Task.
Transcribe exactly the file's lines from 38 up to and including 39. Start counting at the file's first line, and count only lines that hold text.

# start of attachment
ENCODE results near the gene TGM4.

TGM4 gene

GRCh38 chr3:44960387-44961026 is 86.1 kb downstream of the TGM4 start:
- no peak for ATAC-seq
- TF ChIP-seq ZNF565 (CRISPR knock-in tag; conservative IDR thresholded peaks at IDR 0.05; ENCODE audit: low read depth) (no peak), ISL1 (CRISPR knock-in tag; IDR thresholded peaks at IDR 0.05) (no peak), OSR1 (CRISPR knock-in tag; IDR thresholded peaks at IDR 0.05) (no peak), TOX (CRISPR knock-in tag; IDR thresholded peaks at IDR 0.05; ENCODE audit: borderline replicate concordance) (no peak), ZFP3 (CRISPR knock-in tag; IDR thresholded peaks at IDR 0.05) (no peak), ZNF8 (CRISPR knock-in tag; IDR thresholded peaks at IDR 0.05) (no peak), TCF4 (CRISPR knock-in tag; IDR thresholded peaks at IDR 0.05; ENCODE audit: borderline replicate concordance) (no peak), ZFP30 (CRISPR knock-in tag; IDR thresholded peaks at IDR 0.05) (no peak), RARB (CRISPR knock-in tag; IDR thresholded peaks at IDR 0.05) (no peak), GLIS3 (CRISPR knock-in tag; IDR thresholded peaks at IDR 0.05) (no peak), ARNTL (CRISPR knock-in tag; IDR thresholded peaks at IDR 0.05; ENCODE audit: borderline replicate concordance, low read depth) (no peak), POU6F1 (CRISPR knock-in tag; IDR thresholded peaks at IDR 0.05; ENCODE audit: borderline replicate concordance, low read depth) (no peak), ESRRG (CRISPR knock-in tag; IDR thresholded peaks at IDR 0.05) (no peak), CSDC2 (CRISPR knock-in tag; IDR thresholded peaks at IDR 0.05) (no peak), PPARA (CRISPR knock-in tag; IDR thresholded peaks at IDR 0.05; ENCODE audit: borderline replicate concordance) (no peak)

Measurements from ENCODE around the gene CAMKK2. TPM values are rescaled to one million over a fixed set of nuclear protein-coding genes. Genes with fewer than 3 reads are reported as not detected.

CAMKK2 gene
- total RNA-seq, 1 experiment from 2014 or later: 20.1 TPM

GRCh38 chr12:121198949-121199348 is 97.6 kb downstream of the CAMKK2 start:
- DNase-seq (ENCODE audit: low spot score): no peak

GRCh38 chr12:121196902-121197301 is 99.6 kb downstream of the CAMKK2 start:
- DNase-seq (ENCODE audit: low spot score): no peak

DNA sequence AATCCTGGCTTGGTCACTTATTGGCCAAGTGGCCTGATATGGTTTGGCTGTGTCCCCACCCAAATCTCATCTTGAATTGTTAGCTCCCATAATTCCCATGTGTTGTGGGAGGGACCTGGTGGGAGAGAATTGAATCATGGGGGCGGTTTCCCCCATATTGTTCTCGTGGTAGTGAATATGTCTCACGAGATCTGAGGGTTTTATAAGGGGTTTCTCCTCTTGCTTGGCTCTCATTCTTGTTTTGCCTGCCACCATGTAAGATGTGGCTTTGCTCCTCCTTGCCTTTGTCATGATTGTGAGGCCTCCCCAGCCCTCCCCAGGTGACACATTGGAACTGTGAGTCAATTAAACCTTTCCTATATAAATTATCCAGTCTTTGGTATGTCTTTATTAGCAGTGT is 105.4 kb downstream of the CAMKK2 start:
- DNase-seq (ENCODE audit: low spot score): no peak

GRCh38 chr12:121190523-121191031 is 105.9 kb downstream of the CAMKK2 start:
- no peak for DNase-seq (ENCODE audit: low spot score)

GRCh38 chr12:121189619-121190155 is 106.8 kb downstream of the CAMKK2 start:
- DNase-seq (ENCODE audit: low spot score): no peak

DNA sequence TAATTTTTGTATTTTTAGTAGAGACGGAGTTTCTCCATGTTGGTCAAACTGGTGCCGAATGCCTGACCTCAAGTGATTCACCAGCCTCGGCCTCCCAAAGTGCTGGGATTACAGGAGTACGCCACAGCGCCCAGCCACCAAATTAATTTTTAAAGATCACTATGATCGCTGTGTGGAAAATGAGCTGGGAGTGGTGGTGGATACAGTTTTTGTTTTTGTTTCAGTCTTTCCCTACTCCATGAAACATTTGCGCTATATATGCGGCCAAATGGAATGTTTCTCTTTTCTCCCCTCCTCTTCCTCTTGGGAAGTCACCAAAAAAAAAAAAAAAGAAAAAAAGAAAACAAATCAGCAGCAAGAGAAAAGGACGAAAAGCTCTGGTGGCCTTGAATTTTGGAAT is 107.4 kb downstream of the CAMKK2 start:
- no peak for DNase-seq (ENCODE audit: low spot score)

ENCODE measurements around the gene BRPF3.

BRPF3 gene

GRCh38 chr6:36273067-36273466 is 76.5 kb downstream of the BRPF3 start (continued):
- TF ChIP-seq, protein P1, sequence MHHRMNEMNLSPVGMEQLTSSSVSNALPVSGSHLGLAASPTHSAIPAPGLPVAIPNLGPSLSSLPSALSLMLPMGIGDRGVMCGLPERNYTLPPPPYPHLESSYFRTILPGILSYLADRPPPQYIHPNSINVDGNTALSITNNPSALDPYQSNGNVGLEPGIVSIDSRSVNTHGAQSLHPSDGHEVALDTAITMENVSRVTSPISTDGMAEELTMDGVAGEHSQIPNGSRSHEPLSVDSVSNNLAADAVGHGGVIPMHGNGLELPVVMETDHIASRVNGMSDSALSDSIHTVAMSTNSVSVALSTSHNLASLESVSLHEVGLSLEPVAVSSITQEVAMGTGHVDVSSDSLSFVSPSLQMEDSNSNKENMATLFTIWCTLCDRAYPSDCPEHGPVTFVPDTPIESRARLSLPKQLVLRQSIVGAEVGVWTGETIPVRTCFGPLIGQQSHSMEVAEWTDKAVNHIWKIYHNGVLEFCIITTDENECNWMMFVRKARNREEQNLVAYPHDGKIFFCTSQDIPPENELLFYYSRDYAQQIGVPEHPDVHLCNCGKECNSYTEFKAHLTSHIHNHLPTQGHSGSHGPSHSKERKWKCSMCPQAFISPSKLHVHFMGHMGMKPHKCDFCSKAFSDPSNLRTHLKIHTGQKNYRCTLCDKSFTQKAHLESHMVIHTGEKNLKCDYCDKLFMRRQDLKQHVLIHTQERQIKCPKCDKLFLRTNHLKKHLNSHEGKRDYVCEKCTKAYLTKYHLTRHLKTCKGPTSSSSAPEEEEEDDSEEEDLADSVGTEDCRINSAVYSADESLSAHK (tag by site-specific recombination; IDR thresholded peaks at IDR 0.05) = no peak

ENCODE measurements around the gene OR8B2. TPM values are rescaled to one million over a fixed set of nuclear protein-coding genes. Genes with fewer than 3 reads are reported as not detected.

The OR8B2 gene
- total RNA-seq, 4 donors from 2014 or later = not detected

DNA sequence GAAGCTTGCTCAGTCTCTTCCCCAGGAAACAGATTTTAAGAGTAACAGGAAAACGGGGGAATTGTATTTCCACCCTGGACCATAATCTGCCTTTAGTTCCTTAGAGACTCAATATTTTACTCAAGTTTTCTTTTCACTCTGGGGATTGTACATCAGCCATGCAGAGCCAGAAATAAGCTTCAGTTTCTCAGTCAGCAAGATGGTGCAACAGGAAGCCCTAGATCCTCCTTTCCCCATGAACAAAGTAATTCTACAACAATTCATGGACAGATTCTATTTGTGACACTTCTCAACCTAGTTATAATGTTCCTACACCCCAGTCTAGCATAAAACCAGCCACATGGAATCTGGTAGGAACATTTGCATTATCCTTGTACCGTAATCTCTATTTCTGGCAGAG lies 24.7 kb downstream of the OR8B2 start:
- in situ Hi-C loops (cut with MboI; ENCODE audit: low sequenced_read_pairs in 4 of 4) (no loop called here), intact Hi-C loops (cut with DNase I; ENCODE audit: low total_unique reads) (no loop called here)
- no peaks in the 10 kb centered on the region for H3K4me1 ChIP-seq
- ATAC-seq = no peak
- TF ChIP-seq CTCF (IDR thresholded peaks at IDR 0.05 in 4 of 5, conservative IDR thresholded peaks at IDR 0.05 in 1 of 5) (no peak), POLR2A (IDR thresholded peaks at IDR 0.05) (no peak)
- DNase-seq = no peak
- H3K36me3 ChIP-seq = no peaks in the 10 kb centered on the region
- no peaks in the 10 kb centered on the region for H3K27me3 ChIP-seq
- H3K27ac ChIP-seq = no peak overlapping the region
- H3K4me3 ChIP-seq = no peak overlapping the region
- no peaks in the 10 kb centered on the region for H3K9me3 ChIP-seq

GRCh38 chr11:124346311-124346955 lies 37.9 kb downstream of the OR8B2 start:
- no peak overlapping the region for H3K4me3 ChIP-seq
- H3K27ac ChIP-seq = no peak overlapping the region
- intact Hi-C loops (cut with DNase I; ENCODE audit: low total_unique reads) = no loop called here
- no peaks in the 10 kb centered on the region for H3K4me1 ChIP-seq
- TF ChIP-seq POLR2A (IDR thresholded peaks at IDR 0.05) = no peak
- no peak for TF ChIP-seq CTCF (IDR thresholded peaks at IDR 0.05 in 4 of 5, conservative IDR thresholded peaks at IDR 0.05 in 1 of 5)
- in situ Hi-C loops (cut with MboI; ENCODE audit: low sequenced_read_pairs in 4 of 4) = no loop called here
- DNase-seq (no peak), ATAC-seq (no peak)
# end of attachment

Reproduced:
- no peaks in the 10 kb centered on the region for H3K9me3 ChIP-seq

GRCh38 chr11:124346311-124346955 lies 37.9 kb downstream of the OR8B2 start: